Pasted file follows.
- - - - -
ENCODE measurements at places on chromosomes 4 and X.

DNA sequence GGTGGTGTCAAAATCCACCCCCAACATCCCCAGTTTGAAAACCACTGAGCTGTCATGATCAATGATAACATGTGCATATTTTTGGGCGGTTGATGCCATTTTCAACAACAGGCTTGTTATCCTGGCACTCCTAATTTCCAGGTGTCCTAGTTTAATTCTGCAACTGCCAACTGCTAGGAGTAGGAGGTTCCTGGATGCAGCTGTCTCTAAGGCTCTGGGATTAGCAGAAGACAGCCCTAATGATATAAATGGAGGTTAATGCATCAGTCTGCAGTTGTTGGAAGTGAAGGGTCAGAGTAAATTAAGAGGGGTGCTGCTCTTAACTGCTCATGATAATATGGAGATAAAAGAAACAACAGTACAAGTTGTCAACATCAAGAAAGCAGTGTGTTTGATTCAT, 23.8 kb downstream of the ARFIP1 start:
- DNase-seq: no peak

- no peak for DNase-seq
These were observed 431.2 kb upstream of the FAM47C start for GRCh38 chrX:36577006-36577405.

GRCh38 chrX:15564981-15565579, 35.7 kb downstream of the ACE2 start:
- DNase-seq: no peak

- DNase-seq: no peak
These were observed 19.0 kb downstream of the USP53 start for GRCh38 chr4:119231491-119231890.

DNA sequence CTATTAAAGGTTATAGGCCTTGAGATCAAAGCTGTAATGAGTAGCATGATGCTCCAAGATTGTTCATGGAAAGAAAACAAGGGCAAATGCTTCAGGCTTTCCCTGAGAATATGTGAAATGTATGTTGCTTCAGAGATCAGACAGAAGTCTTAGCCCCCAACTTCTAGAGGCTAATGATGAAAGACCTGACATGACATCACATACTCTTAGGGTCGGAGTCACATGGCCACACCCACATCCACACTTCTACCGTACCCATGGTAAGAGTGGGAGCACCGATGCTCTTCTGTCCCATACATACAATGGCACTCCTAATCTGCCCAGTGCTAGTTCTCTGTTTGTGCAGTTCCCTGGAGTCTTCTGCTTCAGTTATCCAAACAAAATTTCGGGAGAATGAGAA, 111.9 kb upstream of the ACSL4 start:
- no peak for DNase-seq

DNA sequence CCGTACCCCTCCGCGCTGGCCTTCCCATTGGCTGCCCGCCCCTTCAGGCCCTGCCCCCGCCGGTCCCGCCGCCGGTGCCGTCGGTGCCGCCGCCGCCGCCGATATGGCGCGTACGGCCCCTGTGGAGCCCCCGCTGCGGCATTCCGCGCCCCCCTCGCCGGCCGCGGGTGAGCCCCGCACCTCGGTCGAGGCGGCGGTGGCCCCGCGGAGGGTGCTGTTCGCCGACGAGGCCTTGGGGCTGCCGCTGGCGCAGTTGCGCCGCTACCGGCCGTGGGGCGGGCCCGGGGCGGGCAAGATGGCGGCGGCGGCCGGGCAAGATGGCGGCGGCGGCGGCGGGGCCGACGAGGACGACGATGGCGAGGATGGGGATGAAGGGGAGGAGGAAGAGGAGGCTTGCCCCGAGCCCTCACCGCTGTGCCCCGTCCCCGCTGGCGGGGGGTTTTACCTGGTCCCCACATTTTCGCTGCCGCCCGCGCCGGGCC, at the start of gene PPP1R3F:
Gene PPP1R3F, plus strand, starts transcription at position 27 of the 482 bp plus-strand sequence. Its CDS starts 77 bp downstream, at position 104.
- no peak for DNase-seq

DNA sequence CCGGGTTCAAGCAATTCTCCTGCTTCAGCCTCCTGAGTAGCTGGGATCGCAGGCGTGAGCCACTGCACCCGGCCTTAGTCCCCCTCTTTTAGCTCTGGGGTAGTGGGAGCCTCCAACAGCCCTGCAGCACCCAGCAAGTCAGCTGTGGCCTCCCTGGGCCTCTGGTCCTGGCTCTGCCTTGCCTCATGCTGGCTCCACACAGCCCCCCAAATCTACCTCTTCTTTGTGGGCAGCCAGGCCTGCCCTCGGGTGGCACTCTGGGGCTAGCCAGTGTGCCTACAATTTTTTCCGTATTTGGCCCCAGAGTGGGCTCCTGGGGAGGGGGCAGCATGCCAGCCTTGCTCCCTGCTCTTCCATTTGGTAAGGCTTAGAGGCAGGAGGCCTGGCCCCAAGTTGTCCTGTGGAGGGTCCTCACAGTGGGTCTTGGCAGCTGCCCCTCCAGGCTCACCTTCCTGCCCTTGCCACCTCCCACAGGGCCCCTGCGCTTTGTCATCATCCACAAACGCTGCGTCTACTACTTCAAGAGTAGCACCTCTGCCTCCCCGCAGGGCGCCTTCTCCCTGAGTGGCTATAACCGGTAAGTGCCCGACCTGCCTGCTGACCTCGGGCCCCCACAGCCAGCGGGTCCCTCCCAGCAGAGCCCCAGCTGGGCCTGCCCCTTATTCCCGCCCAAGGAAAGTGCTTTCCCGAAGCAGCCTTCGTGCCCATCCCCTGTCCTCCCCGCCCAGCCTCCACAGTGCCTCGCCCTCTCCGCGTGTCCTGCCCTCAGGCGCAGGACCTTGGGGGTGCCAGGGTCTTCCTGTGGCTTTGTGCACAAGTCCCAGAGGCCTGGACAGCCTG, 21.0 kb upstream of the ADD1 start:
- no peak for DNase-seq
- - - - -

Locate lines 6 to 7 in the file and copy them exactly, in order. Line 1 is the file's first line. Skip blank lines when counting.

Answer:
GRCh38 chrX:15564981-15565579, 35.7 kb downstream of the ACE2 start:
- DNase-seq: no peak